Earthquakes can be predicted five days ahead

An international team of researchers, which includes physicists from HSE University and the RAS Space Research Institute (IKI), have discovered that, with an impending earthquake, the parameters of internal gravity waves (IGWs) can change five days before a seismic event. This data can help experts develop short-term earthquake forecast methods. The results of the study have been published in the journal Doklady Earth Sciences.

Today, scientists can predict seismic disasters ranging from tens of years to months. However, it is still impossible to determine the precise timing of the event. More accurate and reliable short-term forecasts are necessary so that people can be evacuated from the seismic impact zone.  To do this, the researchers record various anomalies and manifestations of geophysical processes in seismically active regions. The list of precursors is constantly updated, and the more data on earthquakes, the higher a forecast’s accuracy.

The authors of the study processed satellite data taken from earthquakes that occurred in several seismically active regions: in Uzbekistan on May 26, 2013; in Kyrgyzstan on January 8, 2007; and in Kazakhstan on January 28, 2013. It turned out that, five days before the seismic disaster, in all three cases, the parameters of internal gravity waves (IGW) changed. IGW is the fluctuation of air masses, which, in contrast to sound waves, and in addition to longitudinal, also has a transverse component.

The researchers observed how the temperature of the middle atmosphere (the layer of the Earth’s atmosphere, which includes the stratosphere and mesosphere) behaves over time. Then, the IGW wavelengths were determined. The maximum wavelengths were 14.2 km and 18.9 km, respectively. Moreover, it is known that IGWs with vertical wavelengths of more than 10 km can arise during periods of deep convective heating.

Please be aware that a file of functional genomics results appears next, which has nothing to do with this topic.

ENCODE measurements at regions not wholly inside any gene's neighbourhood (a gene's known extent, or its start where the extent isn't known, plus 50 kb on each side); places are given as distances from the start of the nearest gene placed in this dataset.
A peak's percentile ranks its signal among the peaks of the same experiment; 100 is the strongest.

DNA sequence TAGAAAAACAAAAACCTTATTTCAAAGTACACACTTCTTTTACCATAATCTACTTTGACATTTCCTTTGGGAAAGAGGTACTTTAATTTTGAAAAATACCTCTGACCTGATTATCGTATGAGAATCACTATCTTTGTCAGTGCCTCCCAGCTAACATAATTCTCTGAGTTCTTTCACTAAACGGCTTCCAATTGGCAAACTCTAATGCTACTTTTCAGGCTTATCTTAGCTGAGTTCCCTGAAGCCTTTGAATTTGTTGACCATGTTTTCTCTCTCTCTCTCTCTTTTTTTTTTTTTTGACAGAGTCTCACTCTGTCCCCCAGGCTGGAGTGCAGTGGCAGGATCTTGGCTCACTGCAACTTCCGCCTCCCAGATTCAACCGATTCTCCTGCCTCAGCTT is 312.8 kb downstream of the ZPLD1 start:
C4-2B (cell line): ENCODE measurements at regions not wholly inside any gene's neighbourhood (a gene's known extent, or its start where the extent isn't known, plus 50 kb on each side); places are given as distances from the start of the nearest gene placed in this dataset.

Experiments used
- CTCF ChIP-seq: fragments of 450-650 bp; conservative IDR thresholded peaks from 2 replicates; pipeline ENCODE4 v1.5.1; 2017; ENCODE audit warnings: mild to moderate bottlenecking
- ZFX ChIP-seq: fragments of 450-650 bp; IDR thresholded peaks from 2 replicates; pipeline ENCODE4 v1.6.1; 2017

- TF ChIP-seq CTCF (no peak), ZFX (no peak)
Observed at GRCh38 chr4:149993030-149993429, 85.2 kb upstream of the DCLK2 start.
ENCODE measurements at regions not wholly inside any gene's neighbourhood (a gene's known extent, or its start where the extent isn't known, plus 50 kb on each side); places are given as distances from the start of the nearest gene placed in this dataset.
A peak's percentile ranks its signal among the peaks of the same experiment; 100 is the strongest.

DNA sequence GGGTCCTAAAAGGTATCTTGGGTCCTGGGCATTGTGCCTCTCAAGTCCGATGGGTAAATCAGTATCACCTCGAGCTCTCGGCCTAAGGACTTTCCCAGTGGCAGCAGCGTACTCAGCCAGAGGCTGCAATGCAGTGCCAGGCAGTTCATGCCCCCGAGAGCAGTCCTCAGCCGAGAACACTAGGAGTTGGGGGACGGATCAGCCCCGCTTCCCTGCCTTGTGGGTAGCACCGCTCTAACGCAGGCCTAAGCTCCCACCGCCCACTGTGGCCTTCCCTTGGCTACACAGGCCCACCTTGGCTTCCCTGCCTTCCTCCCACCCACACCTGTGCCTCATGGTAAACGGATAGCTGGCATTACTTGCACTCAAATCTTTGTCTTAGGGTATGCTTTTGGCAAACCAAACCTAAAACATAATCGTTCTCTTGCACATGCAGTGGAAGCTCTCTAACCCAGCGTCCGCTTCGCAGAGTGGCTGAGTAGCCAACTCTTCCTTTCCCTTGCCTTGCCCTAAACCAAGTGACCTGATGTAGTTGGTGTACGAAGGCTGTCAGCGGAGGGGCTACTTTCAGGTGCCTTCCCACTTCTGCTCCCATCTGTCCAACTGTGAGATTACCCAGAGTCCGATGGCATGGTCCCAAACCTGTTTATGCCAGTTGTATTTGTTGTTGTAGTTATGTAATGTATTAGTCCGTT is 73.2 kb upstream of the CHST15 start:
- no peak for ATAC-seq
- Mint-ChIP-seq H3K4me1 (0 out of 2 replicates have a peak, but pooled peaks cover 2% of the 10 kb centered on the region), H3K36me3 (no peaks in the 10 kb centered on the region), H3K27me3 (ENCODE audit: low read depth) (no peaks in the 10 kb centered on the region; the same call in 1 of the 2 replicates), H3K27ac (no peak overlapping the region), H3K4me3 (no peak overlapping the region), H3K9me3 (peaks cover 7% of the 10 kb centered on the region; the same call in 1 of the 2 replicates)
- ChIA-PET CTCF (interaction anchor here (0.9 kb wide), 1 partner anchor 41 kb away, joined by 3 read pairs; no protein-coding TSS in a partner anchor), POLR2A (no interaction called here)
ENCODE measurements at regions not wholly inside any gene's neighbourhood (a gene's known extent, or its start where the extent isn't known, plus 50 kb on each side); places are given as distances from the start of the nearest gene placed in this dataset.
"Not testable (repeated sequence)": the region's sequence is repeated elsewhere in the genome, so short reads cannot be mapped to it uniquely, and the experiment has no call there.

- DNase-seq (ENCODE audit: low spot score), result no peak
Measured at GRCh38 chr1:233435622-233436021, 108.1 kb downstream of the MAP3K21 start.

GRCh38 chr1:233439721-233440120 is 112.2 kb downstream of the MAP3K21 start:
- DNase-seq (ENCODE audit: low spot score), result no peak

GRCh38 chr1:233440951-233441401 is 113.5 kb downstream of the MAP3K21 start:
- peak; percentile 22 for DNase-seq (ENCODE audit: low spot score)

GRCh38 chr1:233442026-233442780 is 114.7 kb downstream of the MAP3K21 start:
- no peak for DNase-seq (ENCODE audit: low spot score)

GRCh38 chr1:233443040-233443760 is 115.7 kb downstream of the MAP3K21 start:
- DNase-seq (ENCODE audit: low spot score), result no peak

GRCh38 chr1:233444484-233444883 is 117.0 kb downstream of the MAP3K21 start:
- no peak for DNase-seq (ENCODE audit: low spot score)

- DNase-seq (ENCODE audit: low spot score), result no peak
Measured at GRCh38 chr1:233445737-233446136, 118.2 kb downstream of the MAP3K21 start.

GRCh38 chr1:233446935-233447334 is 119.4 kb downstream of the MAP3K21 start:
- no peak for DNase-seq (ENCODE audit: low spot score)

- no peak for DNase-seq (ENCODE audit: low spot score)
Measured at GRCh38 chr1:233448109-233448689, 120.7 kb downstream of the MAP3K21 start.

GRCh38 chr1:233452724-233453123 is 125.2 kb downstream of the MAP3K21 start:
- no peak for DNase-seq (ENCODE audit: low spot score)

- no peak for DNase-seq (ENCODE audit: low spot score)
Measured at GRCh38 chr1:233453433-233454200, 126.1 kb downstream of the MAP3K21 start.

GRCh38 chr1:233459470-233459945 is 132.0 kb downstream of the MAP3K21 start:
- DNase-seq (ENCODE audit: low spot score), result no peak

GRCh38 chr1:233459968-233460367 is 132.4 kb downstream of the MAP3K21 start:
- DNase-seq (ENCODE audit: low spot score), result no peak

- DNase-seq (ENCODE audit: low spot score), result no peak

‘This means that processes occur in the Earth’s lithosphere, the development of which gives rise to convective instabilities in the lower atmosphere. They are the cause of IGW in seismically active regions. Internal gravity waves, once they reach mesosphere, can be destroyed. When this happens, the IGW energy transforms into thermal motion, which affects the temperature,’ explains Sergey Popel, Professor at the HSE Faculty of Physics and head of the IKI laboratory, one of the authors of the study.

Furthermore, the researchers determined that the wavelength begins to grow 4-5 days before the event, reaching its maximum value two days before the earthquake, and then dropping sharply the day before.

The study’s results can be used to identify IGWs in seismically active regions, and in some cases, for making short-term forecasts of the timing of the onset of upcoming seismic events.

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